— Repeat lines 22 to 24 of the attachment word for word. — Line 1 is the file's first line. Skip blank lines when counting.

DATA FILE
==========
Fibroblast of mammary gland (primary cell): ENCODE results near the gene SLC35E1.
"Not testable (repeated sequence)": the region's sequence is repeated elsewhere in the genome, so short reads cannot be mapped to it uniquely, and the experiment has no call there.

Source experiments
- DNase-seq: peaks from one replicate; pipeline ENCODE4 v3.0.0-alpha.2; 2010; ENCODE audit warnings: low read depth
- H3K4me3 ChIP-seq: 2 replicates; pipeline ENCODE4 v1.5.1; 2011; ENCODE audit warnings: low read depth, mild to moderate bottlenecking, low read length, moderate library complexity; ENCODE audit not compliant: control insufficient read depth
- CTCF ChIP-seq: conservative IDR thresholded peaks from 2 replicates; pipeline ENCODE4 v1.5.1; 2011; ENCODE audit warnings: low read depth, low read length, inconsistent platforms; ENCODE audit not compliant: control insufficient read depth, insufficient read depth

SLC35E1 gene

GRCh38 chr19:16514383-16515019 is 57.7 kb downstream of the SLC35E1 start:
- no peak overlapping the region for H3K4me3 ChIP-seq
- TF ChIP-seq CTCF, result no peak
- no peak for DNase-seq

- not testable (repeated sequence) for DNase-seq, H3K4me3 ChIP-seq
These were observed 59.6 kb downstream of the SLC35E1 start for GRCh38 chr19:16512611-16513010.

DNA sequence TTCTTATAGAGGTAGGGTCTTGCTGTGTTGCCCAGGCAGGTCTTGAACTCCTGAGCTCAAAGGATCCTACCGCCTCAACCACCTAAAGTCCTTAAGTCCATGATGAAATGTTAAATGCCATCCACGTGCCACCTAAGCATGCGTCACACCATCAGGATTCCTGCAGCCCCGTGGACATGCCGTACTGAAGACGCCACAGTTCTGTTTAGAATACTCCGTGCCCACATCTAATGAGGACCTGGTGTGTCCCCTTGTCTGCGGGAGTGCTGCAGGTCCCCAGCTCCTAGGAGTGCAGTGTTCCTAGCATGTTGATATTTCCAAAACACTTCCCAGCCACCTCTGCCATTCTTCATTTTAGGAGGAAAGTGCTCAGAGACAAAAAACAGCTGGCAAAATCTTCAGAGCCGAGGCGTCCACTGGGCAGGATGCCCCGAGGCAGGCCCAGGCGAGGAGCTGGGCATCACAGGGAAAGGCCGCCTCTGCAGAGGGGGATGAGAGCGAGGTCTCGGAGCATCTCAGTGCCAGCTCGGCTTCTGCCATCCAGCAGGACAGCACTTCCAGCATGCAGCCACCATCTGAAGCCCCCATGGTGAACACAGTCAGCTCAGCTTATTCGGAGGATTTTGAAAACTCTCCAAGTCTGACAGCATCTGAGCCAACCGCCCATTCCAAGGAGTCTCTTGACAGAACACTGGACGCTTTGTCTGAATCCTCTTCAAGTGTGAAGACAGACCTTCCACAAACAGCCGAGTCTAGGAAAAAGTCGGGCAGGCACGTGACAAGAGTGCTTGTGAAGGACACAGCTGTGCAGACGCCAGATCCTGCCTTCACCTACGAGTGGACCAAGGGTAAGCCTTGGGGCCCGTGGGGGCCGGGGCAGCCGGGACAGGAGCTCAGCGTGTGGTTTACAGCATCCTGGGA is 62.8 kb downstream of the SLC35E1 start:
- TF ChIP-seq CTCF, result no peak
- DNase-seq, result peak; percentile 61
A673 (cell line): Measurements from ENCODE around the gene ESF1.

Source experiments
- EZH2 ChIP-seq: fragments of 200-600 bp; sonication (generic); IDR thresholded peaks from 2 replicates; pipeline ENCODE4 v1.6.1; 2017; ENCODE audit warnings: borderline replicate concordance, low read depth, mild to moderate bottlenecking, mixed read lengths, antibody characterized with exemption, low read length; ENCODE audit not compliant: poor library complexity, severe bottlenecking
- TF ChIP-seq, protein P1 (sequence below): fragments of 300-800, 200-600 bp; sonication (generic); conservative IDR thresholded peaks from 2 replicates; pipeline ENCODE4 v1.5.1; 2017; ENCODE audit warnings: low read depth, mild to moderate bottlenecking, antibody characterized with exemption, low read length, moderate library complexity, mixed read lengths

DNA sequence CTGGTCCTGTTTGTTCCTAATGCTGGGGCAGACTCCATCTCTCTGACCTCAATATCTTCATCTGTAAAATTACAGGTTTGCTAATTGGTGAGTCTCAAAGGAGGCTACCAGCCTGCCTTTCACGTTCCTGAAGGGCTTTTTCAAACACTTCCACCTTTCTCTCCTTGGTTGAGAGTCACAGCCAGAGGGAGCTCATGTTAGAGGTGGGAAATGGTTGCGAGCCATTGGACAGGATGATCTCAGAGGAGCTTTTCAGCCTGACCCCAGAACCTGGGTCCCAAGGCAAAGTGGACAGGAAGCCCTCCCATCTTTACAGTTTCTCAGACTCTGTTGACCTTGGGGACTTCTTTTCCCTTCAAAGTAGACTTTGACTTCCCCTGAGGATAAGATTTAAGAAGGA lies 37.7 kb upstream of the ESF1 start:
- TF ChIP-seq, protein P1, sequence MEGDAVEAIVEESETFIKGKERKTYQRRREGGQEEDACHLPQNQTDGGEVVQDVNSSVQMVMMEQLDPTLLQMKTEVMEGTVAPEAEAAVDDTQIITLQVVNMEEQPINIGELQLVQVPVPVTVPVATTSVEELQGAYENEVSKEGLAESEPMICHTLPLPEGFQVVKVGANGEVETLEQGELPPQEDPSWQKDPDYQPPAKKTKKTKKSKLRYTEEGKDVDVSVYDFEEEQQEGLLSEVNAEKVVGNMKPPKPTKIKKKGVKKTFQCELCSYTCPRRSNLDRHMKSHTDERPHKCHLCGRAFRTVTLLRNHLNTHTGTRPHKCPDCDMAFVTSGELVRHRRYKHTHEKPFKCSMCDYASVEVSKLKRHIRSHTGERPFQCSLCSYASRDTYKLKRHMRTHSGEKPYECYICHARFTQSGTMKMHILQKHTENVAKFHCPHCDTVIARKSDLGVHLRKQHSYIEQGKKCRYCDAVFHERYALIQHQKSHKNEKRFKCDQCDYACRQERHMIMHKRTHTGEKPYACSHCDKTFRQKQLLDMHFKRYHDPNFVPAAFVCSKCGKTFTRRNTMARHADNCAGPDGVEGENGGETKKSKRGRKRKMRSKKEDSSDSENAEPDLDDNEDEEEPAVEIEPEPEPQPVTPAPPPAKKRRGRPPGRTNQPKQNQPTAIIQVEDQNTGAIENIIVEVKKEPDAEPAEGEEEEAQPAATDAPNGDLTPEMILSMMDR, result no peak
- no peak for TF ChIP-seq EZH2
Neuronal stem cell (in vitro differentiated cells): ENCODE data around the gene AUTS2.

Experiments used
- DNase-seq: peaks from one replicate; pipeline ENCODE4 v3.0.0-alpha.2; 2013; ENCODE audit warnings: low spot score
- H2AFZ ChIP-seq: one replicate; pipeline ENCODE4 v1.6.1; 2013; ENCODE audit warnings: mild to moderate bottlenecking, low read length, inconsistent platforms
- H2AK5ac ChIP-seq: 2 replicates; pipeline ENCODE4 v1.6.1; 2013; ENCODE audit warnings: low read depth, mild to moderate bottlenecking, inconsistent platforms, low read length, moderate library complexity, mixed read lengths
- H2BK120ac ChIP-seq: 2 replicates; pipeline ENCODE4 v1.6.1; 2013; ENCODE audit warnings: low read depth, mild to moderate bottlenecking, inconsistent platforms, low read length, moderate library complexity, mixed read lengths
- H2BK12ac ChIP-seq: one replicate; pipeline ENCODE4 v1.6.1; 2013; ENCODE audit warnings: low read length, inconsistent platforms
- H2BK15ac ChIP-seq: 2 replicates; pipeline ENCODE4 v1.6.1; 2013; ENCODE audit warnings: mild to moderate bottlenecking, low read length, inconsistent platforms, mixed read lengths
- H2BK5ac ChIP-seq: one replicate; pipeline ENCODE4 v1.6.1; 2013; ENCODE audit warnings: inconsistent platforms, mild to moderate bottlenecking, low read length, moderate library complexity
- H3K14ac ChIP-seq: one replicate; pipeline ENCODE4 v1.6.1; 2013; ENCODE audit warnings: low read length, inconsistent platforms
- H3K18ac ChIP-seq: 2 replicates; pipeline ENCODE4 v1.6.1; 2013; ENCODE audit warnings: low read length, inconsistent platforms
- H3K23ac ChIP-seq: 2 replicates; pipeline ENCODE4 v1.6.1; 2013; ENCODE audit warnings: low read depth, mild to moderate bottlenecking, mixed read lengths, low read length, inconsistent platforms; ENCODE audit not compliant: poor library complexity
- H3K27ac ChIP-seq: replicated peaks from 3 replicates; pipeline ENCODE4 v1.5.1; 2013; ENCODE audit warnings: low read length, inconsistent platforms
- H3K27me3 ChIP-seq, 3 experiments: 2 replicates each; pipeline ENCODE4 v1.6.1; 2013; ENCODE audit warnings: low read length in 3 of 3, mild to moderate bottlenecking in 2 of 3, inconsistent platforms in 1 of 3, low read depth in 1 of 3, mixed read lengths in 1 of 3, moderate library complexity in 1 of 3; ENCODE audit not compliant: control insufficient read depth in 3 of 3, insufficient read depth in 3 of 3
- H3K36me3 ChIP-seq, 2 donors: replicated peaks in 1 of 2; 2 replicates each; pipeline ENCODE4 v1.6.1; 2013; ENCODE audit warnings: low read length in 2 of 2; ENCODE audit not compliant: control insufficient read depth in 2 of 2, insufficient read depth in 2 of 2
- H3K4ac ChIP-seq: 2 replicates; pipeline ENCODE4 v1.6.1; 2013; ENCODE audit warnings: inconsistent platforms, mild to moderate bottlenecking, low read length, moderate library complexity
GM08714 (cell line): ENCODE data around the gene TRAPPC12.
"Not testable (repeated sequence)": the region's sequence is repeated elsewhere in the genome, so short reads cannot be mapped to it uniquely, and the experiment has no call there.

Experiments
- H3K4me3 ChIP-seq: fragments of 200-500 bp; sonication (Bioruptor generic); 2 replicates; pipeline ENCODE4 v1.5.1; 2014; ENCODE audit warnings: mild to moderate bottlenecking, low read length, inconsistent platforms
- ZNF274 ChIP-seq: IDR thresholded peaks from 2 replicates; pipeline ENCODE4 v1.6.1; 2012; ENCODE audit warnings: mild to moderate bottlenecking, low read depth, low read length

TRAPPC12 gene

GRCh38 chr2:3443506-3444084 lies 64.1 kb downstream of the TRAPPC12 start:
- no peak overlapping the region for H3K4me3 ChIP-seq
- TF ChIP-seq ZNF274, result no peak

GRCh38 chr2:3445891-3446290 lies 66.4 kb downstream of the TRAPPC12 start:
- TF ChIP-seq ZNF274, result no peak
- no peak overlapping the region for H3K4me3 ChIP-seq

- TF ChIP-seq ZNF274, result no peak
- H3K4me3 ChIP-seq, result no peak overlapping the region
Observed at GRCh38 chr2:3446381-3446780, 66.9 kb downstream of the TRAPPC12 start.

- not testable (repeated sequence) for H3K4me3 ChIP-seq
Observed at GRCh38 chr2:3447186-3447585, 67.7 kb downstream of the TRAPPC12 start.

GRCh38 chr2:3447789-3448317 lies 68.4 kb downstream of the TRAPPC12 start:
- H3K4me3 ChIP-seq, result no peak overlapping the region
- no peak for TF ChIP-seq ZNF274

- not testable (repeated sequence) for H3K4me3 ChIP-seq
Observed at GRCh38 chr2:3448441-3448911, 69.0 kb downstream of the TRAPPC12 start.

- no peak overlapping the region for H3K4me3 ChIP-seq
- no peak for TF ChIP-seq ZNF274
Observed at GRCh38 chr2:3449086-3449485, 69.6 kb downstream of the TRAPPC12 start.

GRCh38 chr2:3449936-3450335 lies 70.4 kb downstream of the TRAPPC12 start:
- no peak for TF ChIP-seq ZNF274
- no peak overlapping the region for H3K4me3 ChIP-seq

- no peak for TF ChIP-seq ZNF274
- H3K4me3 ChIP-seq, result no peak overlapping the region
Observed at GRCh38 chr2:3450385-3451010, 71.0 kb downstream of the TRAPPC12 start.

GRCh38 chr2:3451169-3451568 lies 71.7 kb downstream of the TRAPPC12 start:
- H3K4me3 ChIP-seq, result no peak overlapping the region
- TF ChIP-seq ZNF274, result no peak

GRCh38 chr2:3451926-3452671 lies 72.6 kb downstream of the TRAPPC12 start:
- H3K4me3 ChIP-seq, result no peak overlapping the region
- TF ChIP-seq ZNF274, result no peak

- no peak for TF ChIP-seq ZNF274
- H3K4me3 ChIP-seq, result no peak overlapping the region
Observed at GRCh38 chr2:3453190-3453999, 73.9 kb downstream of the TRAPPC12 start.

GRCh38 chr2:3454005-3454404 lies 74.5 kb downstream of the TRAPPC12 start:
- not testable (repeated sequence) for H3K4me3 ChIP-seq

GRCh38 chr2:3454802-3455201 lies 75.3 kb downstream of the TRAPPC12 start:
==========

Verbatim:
- TF ChIP-seq, protein P1, sequence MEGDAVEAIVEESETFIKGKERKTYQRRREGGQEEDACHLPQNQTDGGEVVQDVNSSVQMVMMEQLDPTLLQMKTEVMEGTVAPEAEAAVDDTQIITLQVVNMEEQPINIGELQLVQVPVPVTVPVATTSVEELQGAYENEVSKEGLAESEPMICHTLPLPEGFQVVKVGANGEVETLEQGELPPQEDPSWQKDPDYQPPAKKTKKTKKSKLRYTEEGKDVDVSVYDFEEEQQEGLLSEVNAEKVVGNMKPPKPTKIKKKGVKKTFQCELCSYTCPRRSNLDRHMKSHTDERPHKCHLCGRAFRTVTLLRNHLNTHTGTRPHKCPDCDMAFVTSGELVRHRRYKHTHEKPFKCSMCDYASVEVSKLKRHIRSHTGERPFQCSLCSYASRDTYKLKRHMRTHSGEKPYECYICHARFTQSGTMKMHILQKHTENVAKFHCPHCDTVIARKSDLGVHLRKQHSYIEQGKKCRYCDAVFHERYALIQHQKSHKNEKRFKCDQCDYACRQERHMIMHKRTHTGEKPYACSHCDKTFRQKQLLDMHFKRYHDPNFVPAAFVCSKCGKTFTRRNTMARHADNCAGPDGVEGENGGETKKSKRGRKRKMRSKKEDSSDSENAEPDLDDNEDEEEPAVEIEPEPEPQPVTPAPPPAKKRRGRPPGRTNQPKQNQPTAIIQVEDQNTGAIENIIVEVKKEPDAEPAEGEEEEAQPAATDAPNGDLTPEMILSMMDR, result no peak
- no peak for TF ChIP-seq EZH2
Neuronal stem cell (in vitro differentiated cells): ENCODE data around the gene AUTS2.